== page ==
Yarraman sergeant Sean Relf shares his thoughts on Road Safety Week.
Yarraman sergeant Sean Relf shares his thoughts on Road Safety Week. Barclay White

Hidden psychology behind driving: Part 1

YARRAMAN officer in charge and forensic crash investigation officer Sean Relf shares his thoughts on keeping safe on roads:

ROAD Safety Week is an opportunity to look at what we can all do to improve our safety on the roads and talk about issues affecting us.

I am often asked about road safety and the fatal five contributing factors of speeding, drink driving, fatigue, failure to wear seat belts and driver inattention and how they apply to everyday driving.

Fifteen years of Forensic Crash investigation experience has unfortunately given me an insight into serious crash incidents and yet when I explain those factors I am reminded of how each of these are influenced by the state of mind and attitude of the person behind the wheel.

They all begin with the driver's approach to driving, before they even enter the car. I often ask motorists if they would do the same thing if they were not in a vehicle, after witnessing driving acts that places themselves and others at extreme risk.

For instance, would you walk uncomfortably close behind someone if you were walking through a shopping centre? Now think about the person who follows another vehicle too closely in their own vehicle.

Notwithstanding this act puts both themselves and the other innocent driver at risk of injury and death, why would a driver consciously choose to do this knowing the obvious consequences when they wouldn't do this if they were walking through a shopping centre?

Would you just cut in front of someone walking along peacefully, causing them to stop or slow down suddenly? Why does being in a vehicle change someone's thinking to somehow believe it is ok to do so?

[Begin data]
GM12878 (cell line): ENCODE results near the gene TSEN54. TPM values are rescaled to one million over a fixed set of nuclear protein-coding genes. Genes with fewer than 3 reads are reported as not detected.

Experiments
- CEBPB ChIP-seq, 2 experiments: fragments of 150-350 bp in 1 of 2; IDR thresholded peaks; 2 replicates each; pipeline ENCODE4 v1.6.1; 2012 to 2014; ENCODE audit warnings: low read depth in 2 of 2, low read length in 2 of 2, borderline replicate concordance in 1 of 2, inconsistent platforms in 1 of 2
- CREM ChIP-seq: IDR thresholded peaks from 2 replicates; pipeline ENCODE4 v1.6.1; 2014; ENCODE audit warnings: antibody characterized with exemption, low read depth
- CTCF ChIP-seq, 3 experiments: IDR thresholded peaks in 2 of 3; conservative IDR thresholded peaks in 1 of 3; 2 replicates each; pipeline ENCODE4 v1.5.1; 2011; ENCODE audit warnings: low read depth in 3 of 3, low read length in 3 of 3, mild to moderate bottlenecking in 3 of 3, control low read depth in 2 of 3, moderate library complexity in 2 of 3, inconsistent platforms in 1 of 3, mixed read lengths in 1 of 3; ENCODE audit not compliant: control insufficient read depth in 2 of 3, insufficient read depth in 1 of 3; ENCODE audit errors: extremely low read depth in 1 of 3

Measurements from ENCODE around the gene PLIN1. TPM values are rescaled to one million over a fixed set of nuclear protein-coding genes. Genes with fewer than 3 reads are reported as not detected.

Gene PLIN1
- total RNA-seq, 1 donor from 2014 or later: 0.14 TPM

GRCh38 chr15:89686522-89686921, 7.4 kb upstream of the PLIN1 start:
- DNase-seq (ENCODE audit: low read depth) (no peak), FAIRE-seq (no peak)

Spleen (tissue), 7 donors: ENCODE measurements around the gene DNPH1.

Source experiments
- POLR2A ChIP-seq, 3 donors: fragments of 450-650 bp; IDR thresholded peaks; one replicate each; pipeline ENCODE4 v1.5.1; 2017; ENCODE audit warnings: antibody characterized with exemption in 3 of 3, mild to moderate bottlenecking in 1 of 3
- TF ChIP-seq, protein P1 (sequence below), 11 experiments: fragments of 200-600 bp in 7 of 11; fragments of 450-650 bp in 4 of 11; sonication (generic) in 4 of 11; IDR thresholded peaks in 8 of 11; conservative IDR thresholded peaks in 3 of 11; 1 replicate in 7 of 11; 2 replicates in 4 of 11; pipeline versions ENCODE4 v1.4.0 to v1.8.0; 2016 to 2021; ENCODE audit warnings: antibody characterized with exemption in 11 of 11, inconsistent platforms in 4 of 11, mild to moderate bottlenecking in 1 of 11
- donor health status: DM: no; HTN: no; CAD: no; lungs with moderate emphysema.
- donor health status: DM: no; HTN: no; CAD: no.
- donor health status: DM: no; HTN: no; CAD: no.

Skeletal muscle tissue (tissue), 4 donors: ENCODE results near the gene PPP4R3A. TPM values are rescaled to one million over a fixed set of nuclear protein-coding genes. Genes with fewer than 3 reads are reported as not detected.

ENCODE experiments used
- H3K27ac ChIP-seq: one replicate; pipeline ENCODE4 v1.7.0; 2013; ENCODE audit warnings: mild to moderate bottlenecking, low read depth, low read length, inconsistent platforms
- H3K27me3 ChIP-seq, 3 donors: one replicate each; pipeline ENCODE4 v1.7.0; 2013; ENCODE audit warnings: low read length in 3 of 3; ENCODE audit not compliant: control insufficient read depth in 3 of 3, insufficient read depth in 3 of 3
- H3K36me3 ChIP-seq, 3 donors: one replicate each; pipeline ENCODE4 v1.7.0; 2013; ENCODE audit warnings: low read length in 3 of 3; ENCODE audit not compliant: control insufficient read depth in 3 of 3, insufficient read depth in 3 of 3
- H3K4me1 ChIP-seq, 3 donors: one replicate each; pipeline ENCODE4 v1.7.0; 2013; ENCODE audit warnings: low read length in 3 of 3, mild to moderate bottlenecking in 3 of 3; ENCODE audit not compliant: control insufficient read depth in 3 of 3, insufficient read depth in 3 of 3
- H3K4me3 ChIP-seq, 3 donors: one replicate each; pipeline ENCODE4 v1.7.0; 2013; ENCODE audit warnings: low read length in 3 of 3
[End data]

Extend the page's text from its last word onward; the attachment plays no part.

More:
Apart from being pretty inconsiderate, doing so in a vehicle impacts on their safe stopping distance and increases the chance of a collision, causing them to brake and take steps to create a safe distance between both vehicles.

How we think about driving is vitally important in ensuring we have the right attitude to safely operate our vehicle.

We all personally know those people who delight in telling us they can drive safely in excess of the speed limit because they are 'better drivers than most', making all manner of excuses to justify their strange belief that the laws of physics and the frailty of the human body somehow apply to everyone but them and the people in their own vehicle.

If you however asked them if they were prepared to do something purposely that will endanger the lives of others around them without relating it to driving a car, they would declare 'Absolutely not!'

So why is driving a motor vehicle so different?

Why do some believe they have the right to endanger the lives of complete strangers so readily and quickly, with no justification except that which lies within their own beliefs, to provide a disconnect from the realities of their actions?

A correct conscious choice in the first place, prevents the reality of things going wrong down the track.